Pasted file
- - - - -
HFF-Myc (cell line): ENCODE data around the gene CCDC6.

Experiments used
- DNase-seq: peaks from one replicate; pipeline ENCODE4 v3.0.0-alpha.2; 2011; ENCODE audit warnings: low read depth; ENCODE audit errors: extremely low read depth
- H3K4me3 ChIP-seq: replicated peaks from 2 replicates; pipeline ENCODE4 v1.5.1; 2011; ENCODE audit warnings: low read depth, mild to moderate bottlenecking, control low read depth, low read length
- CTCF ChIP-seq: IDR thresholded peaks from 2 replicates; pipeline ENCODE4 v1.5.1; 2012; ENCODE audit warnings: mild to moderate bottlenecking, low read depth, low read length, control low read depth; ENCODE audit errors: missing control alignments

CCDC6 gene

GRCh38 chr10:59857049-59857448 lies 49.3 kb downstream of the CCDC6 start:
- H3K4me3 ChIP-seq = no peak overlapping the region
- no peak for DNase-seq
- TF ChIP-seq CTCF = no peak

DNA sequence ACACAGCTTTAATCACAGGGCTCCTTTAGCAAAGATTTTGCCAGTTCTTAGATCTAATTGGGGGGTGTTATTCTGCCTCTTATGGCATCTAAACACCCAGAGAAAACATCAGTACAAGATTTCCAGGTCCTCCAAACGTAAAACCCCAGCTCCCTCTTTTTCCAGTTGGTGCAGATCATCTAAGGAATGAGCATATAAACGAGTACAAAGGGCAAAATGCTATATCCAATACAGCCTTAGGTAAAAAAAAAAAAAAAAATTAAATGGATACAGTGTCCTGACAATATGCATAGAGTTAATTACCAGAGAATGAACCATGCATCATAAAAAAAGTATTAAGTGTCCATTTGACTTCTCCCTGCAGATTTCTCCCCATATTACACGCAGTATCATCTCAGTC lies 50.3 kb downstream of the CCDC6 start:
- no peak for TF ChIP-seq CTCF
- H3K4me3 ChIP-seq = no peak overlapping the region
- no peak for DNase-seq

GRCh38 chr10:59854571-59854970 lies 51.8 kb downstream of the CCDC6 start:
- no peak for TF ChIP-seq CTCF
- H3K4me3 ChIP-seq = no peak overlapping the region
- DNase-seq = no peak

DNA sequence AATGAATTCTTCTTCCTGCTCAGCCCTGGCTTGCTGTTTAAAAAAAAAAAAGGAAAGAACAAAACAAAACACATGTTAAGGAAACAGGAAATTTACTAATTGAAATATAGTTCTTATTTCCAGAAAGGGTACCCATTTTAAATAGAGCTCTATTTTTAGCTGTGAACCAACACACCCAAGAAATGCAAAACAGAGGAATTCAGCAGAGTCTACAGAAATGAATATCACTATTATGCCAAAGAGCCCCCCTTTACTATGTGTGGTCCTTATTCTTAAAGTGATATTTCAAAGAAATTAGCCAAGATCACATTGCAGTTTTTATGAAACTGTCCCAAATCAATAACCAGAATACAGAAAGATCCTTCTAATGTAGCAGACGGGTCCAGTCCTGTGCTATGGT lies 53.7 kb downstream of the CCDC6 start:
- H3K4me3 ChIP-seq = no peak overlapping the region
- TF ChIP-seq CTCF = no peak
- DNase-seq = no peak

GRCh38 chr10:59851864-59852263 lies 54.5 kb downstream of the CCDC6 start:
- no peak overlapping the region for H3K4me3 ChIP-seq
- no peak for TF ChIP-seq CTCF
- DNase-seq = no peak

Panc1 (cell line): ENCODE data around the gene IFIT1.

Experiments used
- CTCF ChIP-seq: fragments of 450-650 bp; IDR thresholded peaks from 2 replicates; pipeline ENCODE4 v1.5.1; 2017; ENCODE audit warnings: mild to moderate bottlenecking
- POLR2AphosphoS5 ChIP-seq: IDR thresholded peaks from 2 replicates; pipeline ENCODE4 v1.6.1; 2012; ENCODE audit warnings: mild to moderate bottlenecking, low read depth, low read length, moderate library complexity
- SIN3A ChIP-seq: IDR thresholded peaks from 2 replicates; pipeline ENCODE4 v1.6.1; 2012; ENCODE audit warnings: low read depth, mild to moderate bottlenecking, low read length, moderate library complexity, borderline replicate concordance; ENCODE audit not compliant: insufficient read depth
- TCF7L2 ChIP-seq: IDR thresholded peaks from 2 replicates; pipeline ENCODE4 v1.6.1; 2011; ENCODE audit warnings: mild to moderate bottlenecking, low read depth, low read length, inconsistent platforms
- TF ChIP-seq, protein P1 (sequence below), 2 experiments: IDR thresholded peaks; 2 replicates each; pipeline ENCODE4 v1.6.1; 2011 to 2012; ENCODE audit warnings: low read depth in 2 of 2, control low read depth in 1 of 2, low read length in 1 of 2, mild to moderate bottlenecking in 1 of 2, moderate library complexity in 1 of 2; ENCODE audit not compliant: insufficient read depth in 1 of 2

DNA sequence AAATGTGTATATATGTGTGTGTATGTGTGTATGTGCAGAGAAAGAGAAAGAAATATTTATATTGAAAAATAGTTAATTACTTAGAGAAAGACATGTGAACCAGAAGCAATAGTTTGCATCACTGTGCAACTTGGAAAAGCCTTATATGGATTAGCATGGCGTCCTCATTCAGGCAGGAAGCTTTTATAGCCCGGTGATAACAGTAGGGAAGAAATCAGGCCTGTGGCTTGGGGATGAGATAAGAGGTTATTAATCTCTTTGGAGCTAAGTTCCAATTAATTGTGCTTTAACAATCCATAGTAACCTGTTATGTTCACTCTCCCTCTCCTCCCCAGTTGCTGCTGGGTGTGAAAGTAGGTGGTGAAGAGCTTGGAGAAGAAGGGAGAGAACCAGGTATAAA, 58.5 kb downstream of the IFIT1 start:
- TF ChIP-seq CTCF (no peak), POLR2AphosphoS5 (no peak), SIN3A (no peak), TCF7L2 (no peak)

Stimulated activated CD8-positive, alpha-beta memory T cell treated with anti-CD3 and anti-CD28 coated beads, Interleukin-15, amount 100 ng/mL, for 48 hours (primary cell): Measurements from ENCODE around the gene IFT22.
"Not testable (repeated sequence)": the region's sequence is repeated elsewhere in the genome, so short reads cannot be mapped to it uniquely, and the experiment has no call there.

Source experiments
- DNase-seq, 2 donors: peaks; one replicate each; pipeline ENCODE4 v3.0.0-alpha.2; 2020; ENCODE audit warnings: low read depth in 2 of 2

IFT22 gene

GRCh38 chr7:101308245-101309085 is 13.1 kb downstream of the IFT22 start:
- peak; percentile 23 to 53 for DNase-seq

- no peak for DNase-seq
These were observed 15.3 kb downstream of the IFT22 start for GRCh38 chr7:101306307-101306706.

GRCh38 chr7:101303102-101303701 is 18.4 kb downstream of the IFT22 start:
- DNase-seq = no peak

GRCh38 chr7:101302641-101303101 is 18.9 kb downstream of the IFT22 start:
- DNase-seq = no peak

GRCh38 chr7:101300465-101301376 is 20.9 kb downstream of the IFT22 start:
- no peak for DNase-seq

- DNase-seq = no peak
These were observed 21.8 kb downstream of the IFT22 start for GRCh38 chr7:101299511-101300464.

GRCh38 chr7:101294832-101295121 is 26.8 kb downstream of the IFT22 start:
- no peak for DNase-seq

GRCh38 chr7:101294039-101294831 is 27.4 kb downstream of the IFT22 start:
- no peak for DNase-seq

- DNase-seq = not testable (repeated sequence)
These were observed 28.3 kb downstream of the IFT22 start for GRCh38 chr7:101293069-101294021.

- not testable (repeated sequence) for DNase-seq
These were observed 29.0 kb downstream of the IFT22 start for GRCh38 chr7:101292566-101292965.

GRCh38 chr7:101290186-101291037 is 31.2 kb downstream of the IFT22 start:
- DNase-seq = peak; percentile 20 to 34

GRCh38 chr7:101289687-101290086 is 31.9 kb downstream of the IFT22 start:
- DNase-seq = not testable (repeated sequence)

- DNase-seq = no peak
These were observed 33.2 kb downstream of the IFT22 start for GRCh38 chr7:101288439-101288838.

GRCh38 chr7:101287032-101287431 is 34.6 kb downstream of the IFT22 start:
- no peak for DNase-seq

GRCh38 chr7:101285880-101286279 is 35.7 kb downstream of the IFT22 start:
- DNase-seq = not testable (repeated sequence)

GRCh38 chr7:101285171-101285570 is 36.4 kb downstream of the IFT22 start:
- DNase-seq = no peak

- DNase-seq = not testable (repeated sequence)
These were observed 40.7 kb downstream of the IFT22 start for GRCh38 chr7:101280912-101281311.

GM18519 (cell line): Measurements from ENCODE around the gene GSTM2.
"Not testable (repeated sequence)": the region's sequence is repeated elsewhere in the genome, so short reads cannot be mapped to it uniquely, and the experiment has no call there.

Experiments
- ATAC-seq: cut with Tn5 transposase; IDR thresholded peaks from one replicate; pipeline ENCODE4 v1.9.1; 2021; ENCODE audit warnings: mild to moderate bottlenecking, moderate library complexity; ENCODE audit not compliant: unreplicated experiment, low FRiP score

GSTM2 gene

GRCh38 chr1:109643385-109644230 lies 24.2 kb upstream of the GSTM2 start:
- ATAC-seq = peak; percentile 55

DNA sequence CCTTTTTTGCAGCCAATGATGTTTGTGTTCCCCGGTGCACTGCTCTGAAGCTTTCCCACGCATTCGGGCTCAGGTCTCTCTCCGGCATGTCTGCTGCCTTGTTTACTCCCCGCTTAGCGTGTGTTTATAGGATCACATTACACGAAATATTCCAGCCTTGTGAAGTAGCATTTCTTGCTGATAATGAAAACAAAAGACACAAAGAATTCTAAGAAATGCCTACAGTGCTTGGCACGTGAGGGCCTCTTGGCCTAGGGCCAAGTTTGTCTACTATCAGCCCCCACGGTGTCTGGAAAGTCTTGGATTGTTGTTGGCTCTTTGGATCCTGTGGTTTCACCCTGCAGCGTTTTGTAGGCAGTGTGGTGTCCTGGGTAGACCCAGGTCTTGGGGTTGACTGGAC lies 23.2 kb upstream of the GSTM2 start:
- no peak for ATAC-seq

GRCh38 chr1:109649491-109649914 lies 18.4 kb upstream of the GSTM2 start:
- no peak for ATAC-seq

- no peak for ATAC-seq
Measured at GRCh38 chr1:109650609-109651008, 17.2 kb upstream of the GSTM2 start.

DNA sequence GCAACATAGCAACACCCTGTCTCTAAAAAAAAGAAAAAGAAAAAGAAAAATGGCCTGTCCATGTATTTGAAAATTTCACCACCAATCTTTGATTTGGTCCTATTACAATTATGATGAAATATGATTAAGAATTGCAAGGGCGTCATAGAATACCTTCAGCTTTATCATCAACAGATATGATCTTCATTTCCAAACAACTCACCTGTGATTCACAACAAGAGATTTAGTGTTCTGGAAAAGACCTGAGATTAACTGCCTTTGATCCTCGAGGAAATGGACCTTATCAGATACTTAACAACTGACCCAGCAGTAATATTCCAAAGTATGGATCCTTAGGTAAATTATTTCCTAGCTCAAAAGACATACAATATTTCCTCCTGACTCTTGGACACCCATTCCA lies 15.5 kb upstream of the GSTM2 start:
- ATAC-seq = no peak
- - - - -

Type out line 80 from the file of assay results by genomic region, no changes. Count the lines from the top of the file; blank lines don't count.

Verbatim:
GRCh38 chr1:109643385-109644230 lies 24.2 kb upstream of the GSTM2 start: